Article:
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Tuesday, May 3, 2016

An attack of the "shoulds"

I should work on marking the last paper for today's 101 class. I had an excuse not to have it ready for class today--the student has yet to upload it to Turnitin--but I did tell her she can collect it tomorrow.

Even more than that, I should mark the mechanics review for tomorrow's 101, as well as marking the Poetry assignments I have in hand.

I should do as much of that as possible tonight so I can go to Advisement and be there when I'm supposed to be.

Instead, I will bail on Advisement: the only question is whether I take the time as sick leave or whether I agree to make it up next week (the last chance before the semester is over).

OK, that's not the only question: the other question is, how early do I have to be here in the office tomorrow to get everything ready for tomorrow's classes?

I got up at 6 this morning--and got to campus at the usual time, around 10. I sort of know what happened to the extra time I had allowed myself, but I'm still somewhat astonished what I did (life-maintenance stuff) took as much time as it did. I really did think I could get here at least a little early, but apparently not today.

So, do I want to try again tomorrow? I will have a similar amount of time between arrival on campus and when I have to be somewhere: today was P&B at 2:30; tomorrow will be the Poetry class at 2. What I have to mark isn't quite as time consuming (mechanics don't require a lot of substantial commentary, after all), but still, since I have six papers to mark and god knows how much homework, I rather think I'll have to set the early alarm again tomorrow.

All of that planning is just for how to get myself ready for tomorrow's classes. It doesn't address the fact that I have to do the mechanics review on the papers for the T/Th class as well--and I have a batch of articles to mark for them, which they'll need to work on the final versions of their papers.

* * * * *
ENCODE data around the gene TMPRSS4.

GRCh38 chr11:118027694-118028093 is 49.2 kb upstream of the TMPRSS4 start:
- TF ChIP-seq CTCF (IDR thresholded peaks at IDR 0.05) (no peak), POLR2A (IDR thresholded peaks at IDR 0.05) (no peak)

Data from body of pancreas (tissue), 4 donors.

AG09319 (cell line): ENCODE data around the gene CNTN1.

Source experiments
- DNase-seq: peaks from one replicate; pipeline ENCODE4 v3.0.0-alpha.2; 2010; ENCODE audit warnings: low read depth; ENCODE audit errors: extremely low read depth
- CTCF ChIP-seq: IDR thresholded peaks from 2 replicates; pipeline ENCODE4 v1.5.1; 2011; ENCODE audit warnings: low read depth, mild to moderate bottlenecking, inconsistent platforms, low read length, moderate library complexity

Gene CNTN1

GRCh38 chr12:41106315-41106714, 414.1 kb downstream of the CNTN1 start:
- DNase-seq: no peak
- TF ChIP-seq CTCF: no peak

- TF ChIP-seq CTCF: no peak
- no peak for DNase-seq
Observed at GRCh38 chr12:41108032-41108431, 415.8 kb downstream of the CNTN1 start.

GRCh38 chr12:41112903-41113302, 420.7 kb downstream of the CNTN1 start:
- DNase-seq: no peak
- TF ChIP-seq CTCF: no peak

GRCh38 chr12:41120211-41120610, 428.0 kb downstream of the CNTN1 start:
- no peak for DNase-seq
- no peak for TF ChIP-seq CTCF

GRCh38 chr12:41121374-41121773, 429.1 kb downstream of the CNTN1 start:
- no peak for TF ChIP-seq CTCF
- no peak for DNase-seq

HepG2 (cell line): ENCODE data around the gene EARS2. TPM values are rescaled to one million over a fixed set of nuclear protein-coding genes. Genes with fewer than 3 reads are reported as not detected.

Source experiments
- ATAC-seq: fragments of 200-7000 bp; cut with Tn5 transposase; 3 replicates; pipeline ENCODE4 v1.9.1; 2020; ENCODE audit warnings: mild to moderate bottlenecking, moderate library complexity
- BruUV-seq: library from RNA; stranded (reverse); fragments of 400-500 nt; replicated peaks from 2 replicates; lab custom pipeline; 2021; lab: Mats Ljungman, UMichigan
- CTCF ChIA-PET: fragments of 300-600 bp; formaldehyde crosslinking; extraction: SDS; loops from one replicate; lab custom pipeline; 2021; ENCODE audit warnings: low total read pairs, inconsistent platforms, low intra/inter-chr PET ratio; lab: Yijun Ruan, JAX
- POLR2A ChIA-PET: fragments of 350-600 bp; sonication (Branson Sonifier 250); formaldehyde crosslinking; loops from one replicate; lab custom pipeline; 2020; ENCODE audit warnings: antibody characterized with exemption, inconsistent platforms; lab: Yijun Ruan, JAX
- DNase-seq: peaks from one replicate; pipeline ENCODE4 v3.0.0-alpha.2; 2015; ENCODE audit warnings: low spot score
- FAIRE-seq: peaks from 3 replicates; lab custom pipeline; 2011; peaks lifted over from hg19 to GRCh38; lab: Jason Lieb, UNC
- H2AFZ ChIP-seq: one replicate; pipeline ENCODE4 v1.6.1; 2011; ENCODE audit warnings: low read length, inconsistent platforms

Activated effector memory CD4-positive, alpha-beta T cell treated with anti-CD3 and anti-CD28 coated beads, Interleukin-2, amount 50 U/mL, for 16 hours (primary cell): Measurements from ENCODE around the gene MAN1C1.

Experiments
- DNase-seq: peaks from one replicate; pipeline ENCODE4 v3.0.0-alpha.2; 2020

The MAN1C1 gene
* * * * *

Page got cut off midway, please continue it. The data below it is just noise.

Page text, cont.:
It's very strange to me that the last few weeks should have felt more like the down-side of a roller-coaster ride but instead have felt agonizingly slow to pass. I can't believe we're still slogging through the morass of student papers.

Of course, today's class was easy and wonderful. One of the best bits was a conversation I had with a lovely young man from the class. I've not talked about him before, but he's charming, personable, and very dedicated to his studies. He had questions about how to focus his essay, and I was rattling off some ideas--and after a bit, he said, "You can do that. You can just roll it out: sentence, sentence, paragraph, new paragraph...." So we talked a little about what it takes to be able to do that--and I admitted, as well, that not everyone can. I used Paul as an example: he's much more intelligent than I and an infinitely better scholar, but he finds writing a grind. I simply have the gift of the gab: I can be readily glib--and too readily verbose. But writing well is a skill that almost anyone can acquire, given enough time, attention, practice, and labor. Still, it was very sweet for him to express his admiration for my abilities, and it was sweet to hear him think through his own process and what he might do to improve.

And then another student--even better as a writer, more earnest, utterly unsmiling--came back after having left to ask more about his essay. His is too long--an enviable position to be in--and he needed to focus. I suggested a way he could marry two of his ideas and ditch a third, and he said, "It's so simple and clear when you do it." Thank you. But a great deal of my facility with an argument is simply that I've been doing this a long time--both writing and teaching.

Most of the students got my comments very quickly and checked in with me briefly but didn't need a lot of guidance. Even those two young men didn't really need much from me: just a nudge in the right direction.

I really will miss these students. I really won't miss the students from the other 101--though the young woman who sent the sad e-mail was smiling a lot more yesterday, nowhere near as much apparent hostility and resistance, so if she were to end up in one of my classes in the future, I'd be pleased.

It seems like there's something else I wanted to mention today, but heaven only knows what it might have been. I think my mind is so focused on tonight's scotch and steak blowout with Paul that I can't think productively about much of anything else. I can noodle around a little more, but then I'm off to meet with him. I'll try to leave my cranky pants here in the office. (I know they're not visible in this e-mail, but don't get me going on last week's "party.") It's always good to hang out with Paul. That will be good.

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